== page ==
Basement windows are often spots where water gets inside. If the windows have wells, make sure they drain properly, or cover them to keep water out. If there aren't any wells, make sure the sills are above ground level. Sometimes successive generations of landscapers have obscured a sill. Make sure the sills themselves are in good condition. Check for cracks or gaps. If the sills are wood, they may be rotten and need replacement with brick or concrete.
Two other structures may be sources of water leakage: porches and exterior basement stairs. Sometimes rain can go through a porch and hit the soil underneath, which may not be graded to slope away from the foundation. If water sits around the foundation (at least on an old house), it will most likely find a way into the basement. Outside basement stairways should have drainage, into a sump pump or some other kind of drain. If they get clogged, water may collect. If the stairway doesn't have a drain, it should either get one or be covered so water won't get in.
If the house has none of the above problems, or none of the simpler solutions work, the problem could be underneath the basement floor -- maybe a spring or the result of the water table rising after a storm.
But before you throw in the heavy artillery of a sump pump and drain tiles, however, try putting in a sump pump alone.
Sump pumps are usually installed in a plastic pit about 30 inches deep. Sometimes that pit is deep enough to collect sub-surface water without drain tile. Be sure the outlet from the sump pump is installed so the water is pumped away from the house. Don't laugh -- we've seen sump pumps installed so the water pumped out simply runs back into the basement, where it falls into the sump pump pit, where it gets pumped out . . . you get the picture. If the sump pump by itself isn't enough to keep the basement dry, then it's time to bring in the drain tile.
Sometimes, of course, the source of the water is completely mysterious. Consider the case of Karol's basement, where water problems were caused by the failure of an elaborate but stupid set of old terra-cotta drain pipes.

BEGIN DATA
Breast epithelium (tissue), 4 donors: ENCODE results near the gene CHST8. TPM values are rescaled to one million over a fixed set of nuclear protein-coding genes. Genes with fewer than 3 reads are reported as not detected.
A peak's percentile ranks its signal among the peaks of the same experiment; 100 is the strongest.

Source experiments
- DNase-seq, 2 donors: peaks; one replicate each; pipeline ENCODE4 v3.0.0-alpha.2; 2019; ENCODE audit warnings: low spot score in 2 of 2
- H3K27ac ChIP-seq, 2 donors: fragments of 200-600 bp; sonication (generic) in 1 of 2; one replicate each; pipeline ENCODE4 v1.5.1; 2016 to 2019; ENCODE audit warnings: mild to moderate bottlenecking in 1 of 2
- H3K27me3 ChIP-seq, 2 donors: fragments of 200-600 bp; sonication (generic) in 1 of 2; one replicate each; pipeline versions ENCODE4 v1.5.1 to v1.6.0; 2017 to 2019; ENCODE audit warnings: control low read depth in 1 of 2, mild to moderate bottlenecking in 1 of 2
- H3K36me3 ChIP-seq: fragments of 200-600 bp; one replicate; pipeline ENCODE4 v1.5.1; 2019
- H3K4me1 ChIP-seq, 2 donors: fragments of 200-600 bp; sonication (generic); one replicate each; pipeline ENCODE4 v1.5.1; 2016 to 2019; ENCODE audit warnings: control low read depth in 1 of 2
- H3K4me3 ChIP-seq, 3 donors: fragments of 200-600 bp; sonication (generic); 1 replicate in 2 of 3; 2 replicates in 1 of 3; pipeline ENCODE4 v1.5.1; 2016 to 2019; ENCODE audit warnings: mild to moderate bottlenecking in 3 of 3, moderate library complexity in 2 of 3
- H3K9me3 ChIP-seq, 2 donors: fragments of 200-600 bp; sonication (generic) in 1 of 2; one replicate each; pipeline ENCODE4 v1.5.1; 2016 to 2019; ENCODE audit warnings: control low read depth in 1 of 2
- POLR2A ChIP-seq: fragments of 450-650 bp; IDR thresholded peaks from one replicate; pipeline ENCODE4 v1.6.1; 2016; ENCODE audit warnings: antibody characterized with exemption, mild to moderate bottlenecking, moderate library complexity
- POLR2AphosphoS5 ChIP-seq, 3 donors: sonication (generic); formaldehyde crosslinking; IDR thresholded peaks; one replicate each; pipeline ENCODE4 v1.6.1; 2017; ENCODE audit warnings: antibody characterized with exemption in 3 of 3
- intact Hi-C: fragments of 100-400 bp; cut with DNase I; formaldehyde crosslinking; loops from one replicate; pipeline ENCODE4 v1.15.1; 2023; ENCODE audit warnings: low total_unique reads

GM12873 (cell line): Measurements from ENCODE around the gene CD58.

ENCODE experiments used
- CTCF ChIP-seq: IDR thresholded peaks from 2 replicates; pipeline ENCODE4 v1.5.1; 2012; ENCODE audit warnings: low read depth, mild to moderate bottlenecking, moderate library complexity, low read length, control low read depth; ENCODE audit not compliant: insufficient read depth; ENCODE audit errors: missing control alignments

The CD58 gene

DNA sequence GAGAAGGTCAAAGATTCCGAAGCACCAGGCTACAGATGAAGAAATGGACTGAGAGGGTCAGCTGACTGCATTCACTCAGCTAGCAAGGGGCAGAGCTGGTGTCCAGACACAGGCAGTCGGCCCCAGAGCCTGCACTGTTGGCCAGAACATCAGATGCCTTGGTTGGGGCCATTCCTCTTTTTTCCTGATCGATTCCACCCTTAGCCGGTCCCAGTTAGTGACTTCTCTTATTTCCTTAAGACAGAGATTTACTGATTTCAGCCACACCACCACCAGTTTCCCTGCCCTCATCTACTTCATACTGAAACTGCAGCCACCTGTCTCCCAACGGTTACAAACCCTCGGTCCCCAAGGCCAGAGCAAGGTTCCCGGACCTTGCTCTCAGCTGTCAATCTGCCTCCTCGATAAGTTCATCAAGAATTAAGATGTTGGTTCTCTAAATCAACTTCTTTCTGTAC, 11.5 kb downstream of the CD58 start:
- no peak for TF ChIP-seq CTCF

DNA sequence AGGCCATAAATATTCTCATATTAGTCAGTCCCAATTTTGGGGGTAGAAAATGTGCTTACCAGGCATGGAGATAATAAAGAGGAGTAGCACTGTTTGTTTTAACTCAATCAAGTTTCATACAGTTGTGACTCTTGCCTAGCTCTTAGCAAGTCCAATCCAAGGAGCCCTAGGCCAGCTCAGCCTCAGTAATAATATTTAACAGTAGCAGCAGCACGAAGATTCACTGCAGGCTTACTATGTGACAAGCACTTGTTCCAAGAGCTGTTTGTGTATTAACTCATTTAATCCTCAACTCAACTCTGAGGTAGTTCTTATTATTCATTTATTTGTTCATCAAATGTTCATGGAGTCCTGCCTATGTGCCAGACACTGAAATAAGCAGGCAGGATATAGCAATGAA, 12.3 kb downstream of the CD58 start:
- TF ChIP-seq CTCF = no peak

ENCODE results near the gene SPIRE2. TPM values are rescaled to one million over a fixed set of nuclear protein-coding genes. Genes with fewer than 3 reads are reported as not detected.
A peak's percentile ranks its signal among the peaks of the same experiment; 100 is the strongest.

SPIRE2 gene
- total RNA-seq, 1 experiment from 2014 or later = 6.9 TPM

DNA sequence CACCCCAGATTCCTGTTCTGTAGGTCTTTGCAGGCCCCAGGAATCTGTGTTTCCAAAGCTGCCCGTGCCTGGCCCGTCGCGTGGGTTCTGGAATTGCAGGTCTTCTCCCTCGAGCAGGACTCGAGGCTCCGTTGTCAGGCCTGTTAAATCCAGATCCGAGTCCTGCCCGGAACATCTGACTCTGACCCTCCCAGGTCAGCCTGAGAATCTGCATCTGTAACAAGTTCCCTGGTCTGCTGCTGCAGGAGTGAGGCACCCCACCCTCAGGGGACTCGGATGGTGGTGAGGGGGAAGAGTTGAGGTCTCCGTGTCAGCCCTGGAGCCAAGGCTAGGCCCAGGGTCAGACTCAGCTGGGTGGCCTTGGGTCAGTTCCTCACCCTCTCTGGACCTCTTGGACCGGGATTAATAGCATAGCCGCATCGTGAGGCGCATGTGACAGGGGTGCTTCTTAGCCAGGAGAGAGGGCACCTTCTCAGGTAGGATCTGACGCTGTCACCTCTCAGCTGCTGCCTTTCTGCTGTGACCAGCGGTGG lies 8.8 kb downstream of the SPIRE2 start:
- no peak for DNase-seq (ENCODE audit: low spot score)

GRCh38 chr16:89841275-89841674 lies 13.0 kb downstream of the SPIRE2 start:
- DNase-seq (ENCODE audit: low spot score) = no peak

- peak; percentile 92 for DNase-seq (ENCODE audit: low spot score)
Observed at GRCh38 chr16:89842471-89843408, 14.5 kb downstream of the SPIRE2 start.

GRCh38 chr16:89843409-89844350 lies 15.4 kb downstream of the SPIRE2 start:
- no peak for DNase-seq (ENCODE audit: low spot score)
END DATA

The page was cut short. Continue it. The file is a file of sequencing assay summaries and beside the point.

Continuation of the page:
For reasons known only to the circa-1912 builders, the pipes ran from the exterior downspouts back into the house and under the basement floor to a rear corner, where they were supposed to drain into another pipe that ran under the back yard and came out in a natural drainage swale. The backyard pipe got clogged (probably with tree roots), the pipes under the basement's floor leaked (making it look like a pervasive ground-water problem) and every time it rained a couple hundred of gallons of water poured in. Someone had tried to fix the problem by rechanneling the downspouts into plastic pipe, but they had failed to fill the holes at the mouths of the old pipes.
The water source might have remained a mystery, but the sump-pump installer, in breaking up concrete to place the drainage pit, struck terra cotta.
While it had taken months to figure out what was wrong, the solution then became fairly simple: Fill the old drain-pipe entry holes with concrete, install the sump pump. It wasn't as expensive as a full perimeter drainage system -- and it is considerably better than bailing!
Next: The anatomy of a window.
Mr. Johnson is construction manager for Neighborhood Housing Services of Baltimore. Ms. Menzie is Home Editor of The Sun.
If you have questions, comments, tips or experiences to share about working on houses, write to us c/o HOME WORK, The Sun, 501 N. Calvert St., Baltimore, Md. 21278. Questions of general interest will be answered in the column; comments, tips and experiences will be reported in occasional columns.